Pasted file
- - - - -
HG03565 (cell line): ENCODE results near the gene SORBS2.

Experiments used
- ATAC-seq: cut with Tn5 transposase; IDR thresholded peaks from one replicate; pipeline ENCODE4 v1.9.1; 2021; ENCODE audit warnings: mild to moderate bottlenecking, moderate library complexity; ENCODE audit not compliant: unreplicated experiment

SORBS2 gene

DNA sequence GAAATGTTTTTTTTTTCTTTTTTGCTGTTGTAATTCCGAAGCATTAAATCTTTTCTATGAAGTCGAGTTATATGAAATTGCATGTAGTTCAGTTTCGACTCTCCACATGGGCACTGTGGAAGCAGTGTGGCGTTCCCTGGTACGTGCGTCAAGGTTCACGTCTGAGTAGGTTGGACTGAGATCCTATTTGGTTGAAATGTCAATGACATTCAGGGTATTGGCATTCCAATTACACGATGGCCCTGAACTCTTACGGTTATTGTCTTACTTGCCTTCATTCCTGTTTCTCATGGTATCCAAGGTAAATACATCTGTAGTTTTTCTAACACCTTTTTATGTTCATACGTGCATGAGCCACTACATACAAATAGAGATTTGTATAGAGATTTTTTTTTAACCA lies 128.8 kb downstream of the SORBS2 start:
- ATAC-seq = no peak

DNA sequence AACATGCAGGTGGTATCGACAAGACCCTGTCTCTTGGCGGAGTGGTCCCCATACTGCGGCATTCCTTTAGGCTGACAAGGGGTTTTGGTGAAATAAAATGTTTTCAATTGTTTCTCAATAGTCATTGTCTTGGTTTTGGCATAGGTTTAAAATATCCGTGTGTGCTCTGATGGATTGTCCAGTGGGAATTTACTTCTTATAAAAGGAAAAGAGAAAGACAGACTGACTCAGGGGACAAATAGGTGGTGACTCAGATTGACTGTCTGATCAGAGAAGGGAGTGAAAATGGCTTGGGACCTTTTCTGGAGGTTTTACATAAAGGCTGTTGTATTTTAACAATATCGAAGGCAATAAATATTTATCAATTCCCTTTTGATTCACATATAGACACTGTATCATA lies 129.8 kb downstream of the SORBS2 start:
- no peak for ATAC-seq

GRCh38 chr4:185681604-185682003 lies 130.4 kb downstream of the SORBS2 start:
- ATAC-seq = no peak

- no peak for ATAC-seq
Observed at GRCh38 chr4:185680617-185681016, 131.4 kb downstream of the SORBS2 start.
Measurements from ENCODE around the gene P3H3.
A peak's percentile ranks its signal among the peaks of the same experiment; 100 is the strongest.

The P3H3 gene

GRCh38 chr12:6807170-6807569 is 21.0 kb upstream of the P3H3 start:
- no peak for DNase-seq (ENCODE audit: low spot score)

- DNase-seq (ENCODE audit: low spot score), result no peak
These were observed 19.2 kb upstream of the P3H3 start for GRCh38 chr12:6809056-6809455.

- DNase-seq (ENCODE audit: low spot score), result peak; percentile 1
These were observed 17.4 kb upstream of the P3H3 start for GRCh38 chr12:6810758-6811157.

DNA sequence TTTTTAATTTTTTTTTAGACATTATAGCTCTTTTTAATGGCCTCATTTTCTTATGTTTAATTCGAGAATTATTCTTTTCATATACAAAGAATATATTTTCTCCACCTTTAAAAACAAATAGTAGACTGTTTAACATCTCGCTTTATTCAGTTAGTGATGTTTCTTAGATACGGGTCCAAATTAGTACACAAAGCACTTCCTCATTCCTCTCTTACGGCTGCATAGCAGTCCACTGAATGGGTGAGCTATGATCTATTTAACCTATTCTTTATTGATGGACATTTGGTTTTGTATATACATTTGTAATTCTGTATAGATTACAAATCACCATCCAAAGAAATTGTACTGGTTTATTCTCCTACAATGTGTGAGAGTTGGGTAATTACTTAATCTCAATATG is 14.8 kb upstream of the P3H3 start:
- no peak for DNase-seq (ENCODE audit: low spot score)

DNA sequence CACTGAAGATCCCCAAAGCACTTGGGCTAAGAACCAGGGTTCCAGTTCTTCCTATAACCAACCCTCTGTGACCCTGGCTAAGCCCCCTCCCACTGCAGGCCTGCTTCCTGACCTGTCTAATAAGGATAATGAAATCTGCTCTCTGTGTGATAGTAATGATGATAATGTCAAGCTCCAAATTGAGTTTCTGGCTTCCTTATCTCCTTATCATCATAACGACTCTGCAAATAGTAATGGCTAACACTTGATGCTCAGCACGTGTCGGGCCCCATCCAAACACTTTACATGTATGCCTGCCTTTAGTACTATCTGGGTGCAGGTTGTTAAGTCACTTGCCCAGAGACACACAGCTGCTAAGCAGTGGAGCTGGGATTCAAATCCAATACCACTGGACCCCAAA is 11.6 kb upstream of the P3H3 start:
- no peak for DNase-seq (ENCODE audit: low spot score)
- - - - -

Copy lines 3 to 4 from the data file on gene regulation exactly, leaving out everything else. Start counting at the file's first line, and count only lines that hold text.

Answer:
- ATAC-seq: cut with Tn5 transposase; IDR thresholded peaks from one replicate; pipeline ENCODE4 v1.9.1; 2021; ENCODE audit warnings: mild to moderate bottlenecking, moderate library complexity; ENCODE audit not compliant: unreplicated experiment

SORBS2 gene